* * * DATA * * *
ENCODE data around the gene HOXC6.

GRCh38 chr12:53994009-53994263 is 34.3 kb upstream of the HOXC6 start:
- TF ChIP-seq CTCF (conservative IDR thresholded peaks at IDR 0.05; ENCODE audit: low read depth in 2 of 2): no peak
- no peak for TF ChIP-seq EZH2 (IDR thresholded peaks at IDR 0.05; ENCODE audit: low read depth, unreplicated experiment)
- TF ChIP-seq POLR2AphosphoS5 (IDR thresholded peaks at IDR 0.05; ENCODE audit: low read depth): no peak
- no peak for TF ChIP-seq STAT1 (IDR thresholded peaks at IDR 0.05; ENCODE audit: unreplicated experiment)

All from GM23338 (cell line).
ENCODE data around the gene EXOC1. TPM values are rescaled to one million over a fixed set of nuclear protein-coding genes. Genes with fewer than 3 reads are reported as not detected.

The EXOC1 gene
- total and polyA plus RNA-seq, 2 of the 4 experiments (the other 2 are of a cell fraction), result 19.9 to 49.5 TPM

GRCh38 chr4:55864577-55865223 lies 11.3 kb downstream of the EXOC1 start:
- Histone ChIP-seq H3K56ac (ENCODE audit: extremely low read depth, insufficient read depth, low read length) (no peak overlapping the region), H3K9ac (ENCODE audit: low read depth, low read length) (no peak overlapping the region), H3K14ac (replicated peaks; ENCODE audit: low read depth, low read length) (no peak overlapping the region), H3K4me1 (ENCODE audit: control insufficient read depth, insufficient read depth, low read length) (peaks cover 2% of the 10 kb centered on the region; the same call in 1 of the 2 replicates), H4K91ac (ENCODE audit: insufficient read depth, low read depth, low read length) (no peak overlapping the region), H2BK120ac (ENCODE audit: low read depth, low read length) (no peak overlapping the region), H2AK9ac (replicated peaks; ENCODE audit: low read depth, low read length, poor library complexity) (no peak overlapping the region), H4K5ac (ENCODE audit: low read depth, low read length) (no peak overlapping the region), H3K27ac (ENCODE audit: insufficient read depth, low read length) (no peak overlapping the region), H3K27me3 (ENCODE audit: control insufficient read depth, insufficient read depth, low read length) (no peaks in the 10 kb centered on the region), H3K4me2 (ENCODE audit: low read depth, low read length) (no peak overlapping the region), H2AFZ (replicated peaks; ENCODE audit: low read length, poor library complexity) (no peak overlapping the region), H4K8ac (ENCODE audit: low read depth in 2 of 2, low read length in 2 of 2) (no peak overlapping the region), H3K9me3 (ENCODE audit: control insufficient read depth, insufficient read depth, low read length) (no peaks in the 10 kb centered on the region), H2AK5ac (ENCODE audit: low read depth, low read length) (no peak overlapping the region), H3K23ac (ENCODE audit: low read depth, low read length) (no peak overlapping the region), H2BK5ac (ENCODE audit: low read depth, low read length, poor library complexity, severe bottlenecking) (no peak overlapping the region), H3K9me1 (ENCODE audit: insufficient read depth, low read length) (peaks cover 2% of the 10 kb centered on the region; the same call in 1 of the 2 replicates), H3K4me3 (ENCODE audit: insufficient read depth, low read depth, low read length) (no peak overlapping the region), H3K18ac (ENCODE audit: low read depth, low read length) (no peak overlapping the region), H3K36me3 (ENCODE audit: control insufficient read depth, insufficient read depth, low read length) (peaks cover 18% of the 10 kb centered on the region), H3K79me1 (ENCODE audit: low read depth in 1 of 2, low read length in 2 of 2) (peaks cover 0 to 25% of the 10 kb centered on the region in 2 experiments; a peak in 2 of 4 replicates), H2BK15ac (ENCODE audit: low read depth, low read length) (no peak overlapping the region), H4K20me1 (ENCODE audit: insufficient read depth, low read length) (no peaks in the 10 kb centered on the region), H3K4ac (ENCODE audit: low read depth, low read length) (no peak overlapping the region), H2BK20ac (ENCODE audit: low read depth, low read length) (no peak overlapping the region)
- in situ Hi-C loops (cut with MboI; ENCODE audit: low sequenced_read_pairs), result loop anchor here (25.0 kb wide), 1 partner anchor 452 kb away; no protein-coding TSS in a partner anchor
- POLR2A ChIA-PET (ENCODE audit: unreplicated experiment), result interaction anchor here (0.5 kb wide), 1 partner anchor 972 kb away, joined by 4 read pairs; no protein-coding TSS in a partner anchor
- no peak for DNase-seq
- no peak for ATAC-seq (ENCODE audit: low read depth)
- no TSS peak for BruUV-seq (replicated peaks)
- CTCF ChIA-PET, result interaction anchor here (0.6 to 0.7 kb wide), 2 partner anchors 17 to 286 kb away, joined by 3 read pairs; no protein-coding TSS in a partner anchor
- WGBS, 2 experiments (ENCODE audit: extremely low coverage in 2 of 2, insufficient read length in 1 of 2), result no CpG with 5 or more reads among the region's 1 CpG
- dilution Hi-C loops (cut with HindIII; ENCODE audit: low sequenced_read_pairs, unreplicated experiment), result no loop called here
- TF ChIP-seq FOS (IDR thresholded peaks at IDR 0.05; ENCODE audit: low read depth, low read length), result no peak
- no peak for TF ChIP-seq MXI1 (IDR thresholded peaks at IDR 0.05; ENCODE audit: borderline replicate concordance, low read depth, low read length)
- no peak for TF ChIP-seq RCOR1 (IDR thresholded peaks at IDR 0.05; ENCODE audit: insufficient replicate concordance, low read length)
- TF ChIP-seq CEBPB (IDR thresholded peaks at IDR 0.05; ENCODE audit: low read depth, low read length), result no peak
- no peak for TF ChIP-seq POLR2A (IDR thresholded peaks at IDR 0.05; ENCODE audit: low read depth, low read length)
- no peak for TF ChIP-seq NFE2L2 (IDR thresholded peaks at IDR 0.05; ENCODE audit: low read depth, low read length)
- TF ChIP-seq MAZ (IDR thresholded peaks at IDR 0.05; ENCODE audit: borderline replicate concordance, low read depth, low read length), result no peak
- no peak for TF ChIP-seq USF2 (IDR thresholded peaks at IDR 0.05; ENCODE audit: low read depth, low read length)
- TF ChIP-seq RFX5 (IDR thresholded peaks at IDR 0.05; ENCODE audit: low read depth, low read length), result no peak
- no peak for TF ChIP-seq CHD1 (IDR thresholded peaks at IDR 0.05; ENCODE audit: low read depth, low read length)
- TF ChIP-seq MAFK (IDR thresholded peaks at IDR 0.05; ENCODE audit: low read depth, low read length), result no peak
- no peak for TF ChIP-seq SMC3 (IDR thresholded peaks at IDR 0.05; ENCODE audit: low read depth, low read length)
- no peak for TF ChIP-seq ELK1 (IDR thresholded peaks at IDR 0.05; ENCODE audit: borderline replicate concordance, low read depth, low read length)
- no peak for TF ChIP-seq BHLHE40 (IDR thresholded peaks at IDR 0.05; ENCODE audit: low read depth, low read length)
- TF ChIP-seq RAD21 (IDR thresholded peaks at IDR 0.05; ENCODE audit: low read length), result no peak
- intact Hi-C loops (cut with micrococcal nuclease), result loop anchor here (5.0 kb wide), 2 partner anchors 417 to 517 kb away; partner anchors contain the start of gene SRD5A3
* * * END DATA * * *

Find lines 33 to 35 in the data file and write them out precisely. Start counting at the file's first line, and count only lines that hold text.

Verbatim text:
- no peak for TF ChIP-seq ELK1 (IDR thresholded peaks at IDR 0.05; ENCODE audit: borderline replicate concordance, low read depth, low read length)
- no peak for TF ChIP-seq BHLHE40 (IDR thresholded peaks at IDR 0.05; ENCODE audit: low read depth, low read length)
- TF ChIP-seq RAD21 (IDR thresholded peaks at IDR 0.05; ENCODE audit: low read length), result no peak